“We average about 200 pairs of uppers per week,” Cain added. “That covers my business. It keeps three or four people busy. The uppers are handmade but machine sewn. Those companies are having MaineSole make their uppers because their footwear businesses are getting bigger. It’s better for them to go with a business set up like mine, so they don’t have to make any investments.”
Shoemaking, however, is still on the factory bench, he pointed out this past December. “We make about 20 pairs of shoes per week for our online business.”
“The last two weeks of December looked better than the first two weeks of the month,” Goodine noted optimistically. “But we’re still down, against 2019 sales. Current shoe sales are not yet steady.”
MaineSole shoe leather is largely sourced from The Hide House based in Napa, California. “We do a lot of buffalo and bull hides from them and we use a lot of their deerskin for moccasins,” Goodine said. Leather is also ordered from Horween Leather Co., a hide-processing and finishing tannery in Chicago, Illinois.
Until recently, the shoe company had been sourcing much of its leather locally from Tasman Tannery Leather Group, LLC, of Hartland, Maine. But the tannery, only a 35-mile drive from Dexter, shut down around the end of summer 2020, leaving 115 people out of work. The closure reportedly was caused by the devastating impact of the global COVID pandemic.
During the startup phase, Cain purchased a combo of new and used leather equipment including sewing machines made by Global Industrial, PFAFF and Singer, and other machinery, such as an Arco rubbing machine “that rubs out seams,” Goodine said.
“Most handsewn shoes have a collar around the top. We stitch that collar to the vamp,” the upper front part of a shoe or boot. “You then rub the collar and vamp to make it easier for the stitcher to turn the collar over. The plug — the whole top of the shoe — is then handsewn onto the upper,” he explained.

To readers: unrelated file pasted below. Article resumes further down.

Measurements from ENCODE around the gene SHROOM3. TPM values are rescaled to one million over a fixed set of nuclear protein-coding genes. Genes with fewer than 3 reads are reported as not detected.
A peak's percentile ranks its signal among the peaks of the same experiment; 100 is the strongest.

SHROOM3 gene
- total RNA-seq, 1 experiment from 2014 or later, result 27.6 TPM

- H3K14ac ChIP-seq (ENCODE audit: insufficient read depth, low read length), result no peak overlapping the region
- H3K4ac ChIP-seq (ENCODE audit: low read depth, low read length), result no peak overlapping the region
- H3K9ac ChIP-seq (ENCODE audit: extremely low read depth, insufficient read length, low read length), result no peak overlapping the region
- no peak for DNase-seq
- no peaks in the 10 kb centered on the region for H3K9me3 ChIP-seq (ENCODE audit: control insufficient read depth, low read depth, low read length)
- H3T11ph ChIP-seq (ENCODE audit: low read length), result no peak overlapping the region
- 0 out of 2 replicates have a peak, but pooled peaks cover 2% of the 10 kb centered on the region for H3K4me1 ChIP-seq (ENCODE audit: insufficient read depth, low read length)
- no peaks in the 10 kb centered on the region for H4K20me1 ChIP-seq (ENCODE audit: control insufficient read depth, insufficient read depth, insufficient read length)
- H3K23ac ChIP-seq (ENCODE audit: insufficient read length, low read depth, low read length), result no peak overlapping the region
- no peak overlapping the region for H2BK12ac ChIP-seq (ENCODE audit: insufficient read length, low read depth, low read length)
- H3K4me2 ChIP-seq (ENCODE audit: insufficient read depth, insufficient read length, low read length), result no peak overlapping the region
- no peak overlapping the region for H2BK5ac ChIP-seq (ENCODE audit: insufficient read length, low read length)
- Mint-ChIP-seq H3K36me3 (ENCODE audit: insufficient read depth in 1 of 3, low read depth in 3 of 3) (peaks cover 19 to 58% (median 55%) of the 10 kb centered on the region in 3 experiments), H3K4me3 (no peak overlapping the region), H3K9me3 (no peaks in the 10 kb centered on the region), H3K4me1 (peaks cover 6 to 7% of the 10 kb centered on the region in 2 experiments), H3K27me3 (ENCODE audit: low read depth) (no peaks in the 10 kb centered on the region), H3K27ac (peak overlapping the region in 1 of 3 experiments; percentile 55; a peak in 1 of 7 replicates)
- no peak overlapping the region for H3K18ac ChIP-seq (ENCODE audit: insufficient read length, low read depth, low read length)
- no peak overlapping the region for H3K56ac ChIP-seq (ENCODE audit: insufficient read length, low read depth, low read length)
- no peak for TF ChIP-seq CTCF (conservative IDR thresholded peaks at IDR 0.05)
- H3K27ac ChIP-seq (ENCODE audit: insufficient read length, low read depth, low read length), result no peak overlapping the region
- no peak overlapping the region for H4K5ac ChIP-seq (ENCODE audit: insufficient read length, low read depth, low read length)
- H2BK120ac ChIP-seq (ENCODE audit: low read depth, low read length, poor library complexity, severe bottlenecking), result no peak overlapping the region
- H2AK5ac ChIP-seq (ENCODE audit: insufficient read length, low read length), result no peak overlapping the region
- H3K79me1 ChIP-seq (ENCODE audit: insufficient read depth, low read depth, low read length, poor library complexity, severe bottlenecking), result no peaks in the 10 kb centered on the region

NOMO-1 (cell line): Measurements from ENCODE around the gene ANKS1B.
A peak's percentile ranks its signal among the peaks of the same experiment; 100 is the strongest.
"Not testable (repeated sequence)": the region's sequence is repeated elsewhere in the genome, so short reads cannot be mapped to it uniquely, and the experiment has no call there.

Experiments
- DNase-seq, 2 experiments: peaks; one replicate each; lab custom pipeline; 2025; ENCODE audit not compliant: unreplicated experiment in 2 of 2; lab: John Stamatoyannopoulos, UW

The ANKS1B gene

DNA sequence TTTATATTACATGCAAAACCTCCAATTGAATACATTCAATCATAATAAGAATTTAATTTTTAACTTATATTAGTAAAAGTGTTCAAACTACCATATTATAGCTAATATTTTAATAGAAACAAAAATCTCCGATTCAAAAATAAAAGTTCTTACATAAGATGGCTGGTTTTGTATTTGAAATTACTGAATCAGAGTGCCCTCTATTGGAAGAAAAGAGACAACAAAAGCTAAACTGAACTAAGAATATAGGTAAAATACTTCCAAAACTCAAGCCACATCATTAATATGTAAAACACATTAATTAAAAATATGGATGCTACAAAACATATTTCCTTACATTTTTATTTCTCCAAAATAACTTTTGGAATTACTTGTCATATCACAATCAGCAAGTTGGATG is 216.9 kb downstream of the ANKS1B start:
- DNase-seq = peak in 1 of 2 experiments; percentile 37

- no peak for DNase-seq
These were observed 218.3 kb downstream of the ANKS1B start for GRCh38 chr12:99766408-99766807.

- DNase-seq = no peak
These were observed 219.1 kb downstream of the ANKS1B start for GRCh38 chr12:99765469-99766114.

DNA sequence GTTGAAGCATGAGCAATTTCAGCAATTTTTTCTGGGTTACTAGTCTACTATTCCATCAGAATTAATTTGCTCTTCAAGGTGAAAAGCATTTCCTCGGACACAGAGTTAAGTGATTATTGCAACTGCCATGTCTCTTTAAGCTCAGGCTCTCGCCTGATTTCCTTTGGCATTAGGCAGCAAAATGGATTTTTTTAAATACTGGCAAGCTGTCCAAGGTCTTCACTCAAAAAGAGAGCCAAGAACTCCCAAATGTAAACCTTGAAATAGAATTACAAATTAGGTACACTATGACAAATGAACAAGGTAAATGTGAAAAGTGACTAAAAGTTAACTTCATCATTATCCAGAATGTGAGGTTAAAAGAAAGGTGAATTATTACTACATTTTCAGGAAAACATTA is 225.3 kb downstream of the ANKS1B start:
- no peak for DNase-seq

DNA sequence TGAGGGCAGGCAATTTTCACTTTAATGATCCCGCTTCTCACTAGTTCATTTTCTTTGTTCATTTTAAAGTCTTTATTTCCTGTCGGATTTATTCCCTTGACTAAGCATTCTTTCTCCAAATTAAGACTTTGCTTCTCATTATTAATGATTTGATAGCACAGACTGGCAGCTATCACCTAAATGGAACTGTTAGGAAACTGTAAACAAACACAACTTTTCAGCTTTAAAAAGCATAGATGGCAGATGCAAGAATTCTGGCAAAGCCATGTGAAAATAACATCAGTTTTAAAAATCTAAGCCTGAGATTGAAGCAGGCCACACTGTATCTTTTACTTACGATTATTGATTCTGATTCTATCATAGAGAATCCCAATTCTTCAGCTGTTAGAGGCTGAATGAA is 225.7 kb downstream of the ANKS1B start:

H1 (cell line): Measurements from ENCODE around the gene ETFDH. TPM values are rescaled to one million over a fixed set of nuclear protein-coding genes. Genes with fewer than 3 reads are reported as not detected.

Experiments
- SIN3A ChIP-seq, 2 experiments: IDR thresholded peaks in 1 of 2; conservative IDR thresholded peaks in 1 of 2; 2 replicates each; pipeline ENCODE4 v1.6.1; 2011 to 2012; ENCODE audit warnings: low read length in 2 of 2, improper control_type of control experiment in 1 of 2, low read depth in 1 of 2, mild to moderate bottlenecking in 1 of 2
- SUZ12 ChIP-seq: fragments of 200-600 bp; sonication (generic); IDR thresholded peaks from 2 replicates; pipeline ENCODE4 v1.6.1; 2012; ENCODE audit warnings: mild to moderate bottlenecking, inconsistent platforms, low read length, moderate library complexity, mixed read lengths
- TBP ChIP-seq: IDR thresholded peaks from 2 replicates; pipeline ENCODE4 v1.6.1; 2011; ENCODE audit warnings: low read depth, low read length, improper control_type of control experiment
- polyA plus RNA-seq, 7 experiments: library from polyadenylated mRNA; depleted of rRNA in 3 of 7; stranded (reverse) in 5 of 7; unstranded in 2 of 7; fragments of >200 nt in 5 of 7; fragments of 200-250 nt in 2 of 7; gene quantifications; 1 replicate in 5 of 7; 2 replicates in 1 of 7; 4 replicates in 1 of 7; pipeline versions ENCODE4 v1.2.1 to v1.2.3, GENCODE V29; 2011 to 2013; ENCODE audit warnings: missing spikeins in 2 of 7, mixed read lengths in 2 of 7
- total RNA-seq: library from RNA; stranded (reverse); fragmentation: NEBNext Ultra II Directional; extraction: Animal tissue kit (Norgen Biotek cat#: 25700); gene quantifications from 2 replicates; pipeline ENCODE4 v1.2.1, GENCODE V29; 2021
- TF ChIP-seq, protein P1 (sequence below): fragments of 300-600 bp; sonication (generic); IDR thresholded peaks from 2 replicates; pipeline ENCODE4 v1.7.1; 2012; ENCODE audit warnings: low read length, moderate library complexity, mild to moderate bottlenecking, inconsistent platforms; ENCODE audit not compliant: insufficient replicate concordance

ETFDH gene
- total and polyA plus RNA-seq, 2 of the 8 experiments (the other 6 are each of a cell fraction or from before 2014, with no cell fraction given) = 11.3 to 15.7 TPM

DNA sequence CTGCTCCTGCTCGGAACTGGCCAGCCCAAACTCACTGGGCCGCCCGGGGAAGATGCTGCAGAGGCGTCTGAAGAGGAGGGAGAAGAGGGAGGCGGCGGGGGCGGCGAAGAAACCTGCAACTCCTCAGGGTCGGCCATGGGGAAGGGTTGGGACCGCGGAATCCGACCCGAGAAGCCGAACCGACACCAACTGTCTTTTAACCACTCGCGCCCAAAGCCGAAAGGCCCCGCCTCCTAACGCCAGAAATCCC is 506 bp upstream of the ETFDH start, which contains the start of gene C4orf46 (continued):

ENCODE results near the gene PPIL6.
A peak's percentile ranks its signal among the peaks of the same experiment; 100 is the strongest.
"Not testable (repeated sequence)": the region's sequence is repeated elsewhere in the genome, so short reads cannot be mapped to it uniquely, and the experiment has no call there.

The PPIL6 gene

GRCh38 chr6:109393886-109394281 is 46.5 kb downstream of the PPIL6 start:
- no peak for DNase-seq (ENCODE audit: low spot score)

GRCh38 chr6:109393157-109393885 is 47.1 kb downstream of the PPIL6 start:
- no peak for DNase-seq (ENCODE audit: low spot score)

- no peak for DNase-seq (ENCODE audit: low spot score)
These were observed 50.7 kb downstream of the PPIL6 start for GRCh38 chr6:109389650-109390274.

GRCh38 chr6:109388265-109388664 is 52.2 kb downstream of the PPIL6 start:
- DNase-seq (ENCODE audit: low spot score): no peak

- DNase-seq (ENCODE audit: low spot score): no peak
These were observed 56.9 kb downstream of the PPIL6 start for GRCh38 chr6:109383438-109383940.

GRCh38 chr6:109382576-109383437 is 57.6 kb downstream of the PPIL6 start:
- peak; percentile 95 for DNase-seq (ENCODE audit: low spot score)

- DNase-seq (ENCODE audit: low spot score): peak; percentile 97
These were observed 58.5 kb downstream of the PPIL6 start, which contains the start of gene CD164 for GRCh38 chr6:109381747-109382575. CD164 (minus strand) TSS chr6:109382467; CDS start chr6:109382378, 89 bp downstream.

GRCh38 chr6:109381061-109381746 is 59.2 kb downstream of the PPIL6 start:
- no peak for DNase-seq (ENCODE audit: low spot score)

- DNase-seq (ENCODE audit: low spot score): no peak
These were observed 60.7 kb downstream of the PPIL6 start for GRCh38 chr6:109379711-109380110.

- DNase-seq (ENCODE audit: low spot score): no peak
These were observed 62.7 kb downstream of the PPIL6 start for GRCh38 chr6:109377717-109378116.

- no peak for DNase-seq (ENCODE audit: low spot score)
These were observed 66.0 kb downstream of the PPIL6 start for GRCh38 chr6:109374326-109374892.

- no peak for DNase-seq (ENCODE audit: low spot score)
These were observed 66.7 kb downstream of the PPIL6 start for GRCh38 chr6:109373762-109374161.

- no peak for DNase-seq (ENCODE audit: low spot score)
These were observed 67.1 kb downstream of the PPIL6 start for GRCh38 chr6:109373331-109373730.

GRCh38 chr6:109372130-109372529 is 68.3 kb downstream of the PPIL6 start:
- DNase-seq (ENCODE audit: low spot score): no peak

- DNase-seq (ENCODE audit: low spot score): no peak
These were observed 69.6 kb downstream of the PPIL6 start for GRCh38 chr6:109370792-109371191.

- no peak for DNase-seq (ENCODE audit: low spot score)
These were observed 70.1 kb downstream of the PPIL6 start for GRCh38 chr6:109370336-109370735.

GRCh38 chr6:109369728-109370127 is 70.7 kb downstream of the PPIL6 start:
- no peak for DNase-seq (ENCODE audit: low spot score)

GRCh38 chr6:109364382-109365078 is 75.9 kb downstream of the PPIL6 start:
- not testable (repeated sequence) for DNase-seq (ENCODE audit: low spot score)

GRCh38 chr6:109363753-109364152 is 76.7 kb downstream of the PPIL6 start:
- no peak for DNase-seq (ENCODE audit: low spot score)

As company production got going, experience grew. Whenever shoemaking equipment broke down, Cain learned how to fix it. “I bought a lot of how-to books. I’ve been able to do about 60 percent of repairs — all done to save a few bucks,” he said.
For handsewing, the shoe factory uses high-tenacity, waxed polyester thread manufactured by Maine Thread & Machine Co. in Lewiston. Like MaineSole, its factory space occupies a repurposed 19th-century brick mill. The company’s made-in-U.S.A. waxed thread, designed for handsewing shoes or for handcrafting, is sold worldwide.
“I pick the stuff up in Lewiston when I’m heading home,” Cain said of the thread. For him, home is a 145-mile drive from the Dexter factory to Kennebunk, a picturesque coastal town and popular tourist destination in southern Maine. He shares his home with his wife, Jane. “We live real close to the beach. It’s a great place to live,” he said.
He works five days per week, but commutes to Dexter between three or four days a week. His roundtrip travel time adds up to 4 ½ hours, or 290 miles per day.
The shoe factory is open from 8 a.m. to 5:30 p.m., Monday through Thursday. “To get things done, we work as long as we have to. You do what you have to do. We still have to be so careful,” he continued. “Everybody keeps their distance and wears a mask. I’ve got to keep them healthy. If I don’t, we’ll go out of business. I’ve got a lot of money in this business.”
The pandemic has been tough on the staunchest of souls, a sentiment shared by almost all of us. “I take gas money. That’s about it. It’s been a miserable year,” Cain lamented. “We still have static expenses like rent. Those don’t go down. A lot of people are being paid. But, it’s a tough learning curve for me. It was the school of hard knocks. But I’m going to get through it,” he said with conviction.
One of his major goals for the new year is to reboot the company’s Facebook and Instagram platforms. “There are a lot of small shoe businesses in Maine. It’s not like it was 30 or 40 years ago, but there are a number of factories. Their success comes from their online business. We need someone to help us massage those in a marketable way. We’re also redefining what we are. Anything to do business.”
Down the road, he hopes to garner additional grants or funds so he can hire more expert shoemakers from the area, folks who can train the next generation in the shoemaker’s art. “I’d hire four more employees in a heartbeat,” he said.
“I think we have an excellent team,” fitting manager Goodine added. “We have a chance to get out and work and use our skill set. That’s something a lot of people don’t have.”
“Dexter deserves to have a shoe factory. It was a shoe town,” Cain said, as he weighed the positive effects his business is having on the community. “Before the pandemic, every week we’d have schoolchildren visit us and older people who once worked for Dexter Shoe come in to look at the place. All these people’s lives have been touched by shoemaking.”
16 Church Street
Dexter, ME 04930
Kevin Cain, owner-operator
Facebook — MaineSole
Instagram — @mainesole